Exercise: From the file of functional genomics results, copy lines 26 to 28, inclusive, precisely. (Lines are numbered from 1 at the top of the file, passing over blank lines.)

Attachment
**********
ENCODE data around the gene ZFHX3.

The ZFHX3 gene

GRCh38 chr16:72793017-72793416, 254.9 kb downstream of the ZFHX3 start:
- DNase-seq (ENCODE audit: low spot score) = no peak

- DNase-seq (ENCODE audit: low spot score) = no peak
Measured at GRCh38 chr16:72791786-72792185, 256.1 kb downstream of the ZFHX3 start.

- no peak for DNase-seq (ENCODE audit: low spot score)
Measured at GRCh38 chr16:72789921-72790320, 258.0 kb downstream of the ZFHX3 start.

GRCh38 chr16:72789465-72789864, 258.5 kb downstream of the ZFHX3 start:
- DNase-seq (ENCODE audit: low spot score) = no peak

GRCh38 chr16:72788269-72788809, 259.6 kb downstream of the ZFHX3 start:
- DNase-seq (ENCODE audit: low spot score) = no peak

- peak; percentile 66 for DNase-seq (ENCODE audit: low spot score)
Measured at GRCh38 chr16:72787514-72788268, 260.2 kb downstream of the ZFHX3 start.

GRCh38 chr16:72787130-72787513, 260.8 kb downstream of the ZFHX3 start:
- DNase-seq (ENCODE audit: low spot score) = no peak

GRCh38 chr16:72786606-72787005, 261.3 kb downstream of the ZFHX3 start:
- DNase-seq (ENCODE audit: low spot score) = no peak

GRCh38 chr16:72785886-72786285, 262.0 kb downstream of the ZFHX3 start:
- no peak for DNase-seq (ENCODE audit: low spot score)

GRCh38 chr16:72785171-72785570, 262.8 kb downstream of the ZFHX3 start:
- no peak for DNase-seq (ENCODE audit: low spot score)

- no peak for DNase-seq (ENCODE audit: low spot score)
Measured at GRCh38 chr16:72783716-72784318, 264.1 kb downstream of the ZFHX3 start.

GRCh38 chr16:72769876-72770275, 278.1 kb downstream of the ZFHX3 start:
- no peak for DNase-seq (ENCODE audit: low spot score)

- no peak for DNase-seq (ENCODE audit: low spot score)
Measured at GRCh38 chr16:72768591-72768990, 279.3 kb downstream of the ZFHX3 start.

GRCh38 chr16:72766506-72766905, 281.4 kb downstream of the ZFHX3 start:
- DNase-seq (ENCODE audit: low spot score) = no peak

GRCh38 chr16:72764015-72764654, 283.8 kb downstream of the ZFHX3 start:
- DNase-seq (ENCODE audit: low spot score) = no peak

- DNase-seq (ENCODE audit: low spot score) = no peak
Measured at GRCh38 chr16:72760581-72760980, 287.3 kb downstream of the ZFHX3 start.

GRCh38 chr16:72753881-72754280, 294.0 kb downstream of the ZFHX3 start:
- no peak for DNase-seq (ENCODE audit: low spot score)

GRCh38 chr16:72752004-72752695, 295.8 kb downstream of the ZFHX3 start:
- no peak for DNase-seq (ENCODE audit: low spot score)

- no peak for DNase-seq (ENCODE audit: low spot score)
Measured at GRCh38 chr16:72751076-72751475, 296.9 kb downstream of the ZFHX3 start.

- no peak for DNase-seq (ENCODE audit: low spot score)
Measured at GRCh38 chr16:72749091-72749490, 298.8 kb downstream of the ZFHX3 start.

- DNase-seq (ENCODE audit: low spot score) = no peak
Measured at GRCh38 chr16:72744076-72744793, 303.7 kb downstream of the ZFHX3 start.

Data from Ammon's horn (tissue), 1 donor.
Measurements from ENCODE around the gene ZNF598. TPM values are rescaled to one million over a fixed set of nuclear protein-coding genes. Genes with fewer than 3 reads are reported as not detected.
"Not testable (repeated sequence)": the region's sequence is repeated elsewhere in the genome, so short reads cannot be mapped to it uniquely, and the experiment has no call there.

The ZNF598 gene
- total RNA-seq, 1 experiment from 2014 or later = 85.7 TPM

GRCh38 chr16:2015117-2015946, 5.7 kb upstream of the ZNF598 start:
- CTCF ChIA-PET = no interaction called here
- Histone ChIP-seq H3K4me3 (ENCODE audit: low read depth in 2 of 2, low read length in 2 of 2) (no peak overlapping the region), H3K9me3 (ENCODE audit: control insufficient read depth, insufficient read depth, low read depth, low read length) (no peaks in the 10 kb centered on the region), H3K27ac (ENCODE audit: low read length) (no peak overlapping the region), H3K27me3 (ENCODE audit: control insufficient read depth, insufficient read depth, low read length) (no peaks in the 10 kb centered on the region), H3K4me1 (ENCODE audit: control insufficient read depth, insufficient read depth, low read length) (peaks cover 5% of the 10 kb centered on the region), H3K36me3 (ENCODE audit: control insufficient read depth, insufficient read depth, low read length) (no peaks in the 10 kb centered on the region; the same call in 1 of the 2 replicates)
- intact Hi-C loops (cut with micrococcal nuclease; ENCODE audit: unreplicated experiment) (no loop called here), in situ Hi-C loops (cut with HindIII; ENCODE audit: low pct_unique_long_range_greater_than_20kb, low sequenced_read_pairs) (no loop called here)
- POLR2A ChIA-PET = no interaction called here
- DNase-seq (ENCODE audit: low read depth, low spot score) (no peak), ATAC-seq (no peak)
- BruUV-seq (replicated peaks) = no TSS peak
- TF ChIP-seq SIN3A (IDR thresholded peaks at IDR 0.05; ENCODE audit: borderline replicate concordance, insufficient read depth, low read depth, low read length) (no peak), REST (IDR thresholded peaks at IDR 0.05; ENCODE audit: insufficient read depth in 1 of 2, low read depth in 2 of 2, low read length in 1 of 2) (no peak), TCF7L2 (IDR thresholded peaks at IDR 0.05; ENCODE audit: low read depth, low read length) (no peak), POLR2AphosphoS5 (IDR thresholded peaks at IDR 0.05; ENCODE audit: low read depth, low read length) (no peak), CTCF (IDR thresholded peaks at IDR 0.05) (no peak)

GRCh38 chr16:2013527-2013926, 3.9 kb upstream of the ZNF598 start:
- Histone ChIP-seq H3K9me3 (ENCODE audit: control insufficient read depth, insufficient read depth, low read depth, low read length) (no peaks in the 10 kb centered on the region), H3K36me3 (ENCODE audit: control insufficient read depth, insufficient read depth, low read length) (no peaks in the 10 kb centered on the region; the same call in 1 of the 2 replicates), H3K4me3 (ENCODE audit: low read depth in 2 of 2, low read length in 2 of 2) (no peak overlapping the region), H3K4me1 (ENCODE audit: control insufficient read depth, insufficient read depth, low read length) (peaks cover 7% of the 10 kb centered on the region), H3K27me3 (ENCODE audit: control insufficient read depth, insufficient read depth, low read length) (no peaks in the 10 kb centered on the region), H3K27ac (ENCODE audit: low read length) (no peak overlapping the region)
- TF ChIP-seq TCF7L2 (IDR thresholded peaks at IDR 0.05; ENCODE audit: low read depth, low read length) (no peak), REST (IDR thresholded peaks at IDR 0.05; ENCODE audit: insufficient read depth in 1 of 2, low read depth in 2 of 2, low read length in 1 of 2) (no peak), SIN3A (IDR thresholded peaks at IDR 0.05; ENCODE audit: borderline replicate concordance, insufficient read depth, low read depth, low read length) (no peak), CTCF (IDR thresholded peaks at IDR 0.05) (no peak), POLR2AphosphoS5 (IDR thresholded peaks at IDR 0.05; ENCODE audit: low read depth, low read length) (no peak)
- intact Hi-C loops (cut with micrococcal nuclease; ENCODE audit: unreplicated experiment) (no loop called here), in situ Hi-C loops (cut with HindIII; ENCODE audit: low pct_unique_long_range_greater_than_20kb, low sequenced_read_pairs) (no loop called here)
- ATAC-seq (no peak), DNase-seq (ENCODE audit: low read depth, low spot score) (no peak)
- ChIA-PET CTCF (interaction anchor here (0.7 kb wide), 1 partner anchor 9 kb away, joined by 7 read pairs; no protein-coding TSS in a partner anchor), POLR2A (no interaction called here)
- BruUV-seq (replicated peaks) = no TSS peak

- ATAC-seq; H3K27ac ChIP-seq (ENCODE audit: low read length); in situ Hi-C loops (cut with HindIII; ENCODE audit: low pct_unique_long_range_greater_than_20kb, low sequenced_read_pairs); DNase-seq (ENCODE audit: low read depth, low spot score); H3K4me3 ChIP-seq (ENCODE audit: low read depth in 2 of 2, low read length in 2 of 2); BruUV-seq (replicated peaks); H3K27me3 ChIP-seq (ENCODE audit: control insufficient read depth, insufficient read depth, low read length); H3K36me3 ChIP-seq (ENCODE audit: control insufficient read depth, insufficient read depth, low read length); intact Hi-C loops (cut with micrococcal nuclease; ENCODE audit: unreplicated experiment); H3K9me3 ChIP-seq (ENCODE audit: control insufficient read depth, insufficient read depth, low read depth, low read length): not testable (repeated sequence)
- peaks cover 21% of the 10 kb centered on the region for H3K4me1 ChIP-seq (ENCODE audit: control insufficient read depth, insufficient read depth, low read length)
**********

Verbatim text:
- no peak for DNase-seq (ENCODE audit: low spot score)

- no peak for DNase-seq (ENCODE audit: low spot score)
Measured at GRCh38 chr16:72768591-72768990, 279.3 kb downstream of the ZFHX3 start.